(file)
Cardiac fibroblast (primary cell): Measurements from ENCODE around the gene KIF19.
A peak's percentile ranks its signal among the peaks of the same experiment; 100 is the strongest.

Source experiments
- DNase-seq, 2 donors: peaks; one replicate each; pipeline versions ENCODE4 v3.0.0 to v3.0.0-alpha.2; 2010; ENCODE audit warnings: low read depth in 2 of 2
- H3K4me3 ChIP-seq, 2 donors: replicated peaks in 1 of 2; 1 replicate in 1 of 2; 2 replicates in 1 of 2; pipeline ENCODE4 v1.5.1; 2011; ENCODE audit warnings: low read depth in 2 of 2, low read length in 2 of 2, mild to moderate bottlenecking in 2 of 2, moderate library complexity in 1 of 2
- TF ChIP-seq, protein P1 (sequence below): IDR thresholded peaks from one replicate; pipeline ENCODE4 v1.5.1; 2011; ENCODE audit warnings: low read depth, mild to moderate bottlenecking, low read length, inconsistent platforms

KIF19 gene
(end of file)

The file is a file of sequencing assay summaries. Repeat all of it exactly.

Cardiac fibroblast (primary cell): Measurements from ENCODE around the gene KIF19.
A peak's percentile ranks its signal among the peaks of the same experiment; 100 is the strongest.

Source experiments
- DNase-seq, 2 donors: peaks; one replicate each; pipeline versions ENCODE4 v3.0.0 to v3.0.0-alpha.2; 2010; ENCODE audit warnings: low read depth in 2 of 2
- H3K4me3 ChIP-seq, 2 donors: replicated peaks in 1 of 2; 1 replicate in 1 of 2; 2 replicates in 1 of 2; pipeline ENCODE4 v1.5.1; 2011; ENCODE audit warnings: low read depth in 2 of 2, low read length in 2 of 2, mild to moderate bottlenecking in 2 of 2, moderate library complexity in 1 of 2
- TF ChIP-seq, protein P1 (sequence below): IDR thresholded peaks from one replicate; pipeline ENCODE4 v1.5.1; 2011; ENCODE audit warnings: low read depth, mild to moderate bottlenecking, low read length, inconsistent platforms

KIF19 gene